Matter is commonly referred to as the substance of which physical objects are composed. In physics, it is everything that is constituted of elementary fermions. Philosophically, matter constitutes the formless substratum of all things, which exists only potentially and from which reality is produced. In the sense of content, matter is also used in contrast to form.
Matter in physics
Matter occupies space and has mass. It is composed predominantly of atoms, which consist of protons, neutrons, and electrons. All gauge bosons (of which the photon is one), which mediate the four fundamental forces, are not considered matter, even though they certainly have energy and some also mass.
Matter thus consists of quarks and leptons. There are six types of quarks (strange, charm, top, bottom, up, and down) which combine to form hadrons, primarily baryons and mesons, through the strong interaction and are actually thought to always be confined. Among the baryons are the proton and the neutron, which further combine to form the nuclei of all elements of the periodic table. Usually these nuclei are surrounded by a cloud of electrons. A nucleus with as many electrons as protons, which is thus electrically neutral, is called an atom, otherwise it is an ion. Chemistry is the science that studies how nuclei and electrons combine to form compounds.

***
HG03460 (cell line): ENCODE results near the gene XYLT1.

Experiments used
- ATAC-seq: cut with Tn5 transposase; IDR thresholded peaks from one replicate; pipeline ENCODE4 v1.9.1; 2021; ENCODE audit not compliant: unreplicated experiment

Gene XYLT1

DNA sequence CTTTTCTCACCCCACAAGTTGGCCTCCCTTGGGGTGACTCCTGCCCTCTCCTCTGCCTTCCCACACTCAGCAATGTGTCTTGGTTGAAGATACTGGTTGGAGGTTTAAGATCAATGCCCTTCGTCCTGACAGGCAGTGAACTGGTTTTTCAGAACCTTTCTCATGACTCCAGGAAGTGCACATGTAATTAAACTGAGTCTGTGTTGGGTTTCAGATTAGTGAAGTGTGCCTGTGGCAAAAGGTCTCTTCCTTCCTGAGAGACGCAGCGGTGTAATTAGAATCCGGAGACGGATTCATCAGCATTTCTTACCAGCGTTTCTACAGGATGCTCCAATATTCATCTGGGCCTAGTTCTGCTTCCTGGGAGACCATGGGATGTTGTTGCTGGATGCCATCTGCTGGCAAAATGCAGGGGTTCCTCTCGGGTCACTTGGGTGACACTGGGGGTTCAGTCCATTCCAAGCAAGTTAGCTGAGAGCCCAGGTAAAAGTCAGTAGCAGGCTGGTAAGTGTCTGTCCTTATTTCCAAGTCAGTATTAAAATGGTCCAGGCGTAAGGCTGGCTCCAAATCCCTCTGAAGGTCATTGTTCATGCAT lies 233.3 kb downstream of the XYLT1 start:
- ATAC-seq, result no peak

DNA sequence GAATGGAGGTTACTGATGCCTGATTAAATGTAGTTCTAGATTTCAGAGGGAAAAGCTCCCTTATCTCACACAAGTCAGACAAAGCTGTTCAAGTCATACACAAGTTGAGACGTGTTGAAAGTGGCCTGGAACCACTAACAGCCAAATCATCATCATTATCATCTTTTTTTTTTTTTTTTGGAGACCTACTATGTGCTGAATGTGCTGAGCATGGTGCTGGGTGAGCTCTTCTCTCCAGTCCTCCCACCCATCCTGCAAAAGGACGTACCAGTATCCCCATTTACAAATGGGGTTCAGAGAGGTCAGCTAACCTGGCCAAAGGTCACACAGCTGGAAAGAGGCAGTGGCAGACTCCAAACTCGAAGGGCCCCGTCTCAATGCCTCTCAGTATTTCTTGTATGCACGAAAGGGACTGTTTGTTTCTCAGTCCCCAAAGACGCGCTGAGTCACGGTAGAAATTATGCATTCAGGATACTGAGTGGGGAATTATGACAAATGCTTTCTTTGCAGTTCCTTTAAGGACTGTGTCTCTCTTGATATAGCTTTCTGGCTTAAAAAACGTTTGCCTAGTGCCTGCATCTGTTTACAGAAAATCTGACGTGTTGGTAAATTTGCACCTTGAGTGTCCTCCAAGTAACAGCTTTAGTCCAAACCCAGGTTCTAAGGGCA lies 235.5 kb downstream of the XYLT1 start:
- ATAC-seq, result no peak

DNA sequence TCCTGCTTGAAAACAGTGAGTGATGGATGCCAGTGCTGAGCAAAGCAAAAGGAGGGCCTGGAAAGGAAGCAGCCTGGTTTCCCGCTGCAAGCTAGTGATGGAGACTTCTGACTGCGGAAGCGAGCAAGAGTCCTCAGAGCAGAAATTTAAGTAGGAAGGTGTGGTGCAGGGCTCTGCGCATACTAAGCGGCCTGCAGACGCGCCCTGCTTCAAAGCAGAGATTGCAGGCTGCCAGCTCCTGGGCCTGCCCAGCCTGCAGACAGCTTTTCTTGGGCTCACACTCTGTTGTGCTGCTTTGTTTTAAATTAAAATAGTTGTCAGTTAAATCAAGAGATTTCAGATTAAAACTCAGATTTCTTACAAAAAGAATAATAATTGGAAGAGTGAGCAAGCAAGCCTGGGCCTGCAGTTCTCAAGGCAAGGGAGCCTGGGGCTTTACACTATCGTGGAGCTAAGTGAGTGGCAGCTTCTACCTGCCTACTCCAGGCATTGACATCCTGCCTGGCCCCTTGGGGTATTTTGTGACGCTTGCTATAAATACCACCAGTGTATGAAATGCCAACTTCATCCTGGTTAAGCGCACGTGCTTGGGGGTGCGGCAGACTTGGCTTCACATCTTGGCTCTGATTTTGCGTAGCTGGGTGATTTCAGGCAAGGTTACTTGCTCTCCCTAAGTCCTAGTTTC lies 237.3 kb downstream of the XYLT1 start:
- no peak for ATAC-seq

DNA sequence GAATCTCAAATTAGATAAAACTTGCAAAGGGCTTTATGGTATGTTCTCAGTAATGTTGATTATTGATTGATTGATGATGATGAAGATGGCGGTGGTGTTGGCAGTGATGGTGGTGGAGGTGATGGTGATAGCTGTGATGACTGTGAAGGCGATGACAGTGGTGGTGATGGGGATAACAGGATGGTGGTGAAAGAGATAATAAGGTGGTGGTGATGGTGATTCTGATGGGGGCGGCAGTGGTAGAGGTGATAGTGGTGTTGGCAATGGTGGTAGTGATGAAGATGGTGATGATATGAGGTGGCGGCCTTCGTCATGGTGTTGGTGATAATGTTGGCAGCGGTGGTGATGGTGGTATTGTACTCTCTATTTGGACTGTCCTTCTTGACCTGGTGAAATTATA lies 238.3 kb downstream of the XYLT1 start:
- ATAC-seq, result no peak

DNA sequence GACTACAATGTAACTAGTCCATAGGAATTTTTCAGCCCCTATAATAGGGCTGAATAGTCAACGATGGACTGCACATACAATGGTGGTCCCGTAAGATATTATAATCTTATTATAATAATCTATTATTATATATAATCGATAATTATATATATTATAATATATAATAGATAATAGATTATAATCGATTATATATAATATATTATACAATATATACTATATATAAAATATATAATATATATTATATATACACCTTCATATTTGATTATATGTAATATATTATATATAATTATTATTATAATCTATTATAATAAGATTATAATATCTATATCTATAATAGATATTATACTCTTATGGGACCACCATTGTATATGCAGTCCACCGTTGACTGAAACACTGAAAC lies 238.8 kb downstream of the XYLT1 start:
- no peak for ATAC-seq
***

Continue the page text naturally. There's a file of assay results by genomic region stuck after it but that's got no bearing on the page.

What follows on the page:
In bulk, matter can exist in several different phases, according to particle density and energy density or alternatively pressure and temperature. These phases include gases, plasmas, liquids, fluids, superfluids, solids, and Bose-Einstein condensate. As circumstances change, matter may change from one phase into another. These phenomena are called phase transitions, and their energetics are studied in the field of thermodynamics. In small quantities, matter can exhibit properties that are entirely different from those of bulk material.
Matter constitutes the observable Universe. It can be converted to energy (see annihilation), and vice versa - can be created out of energy (see matter creation) and undergo other formations and alterations.
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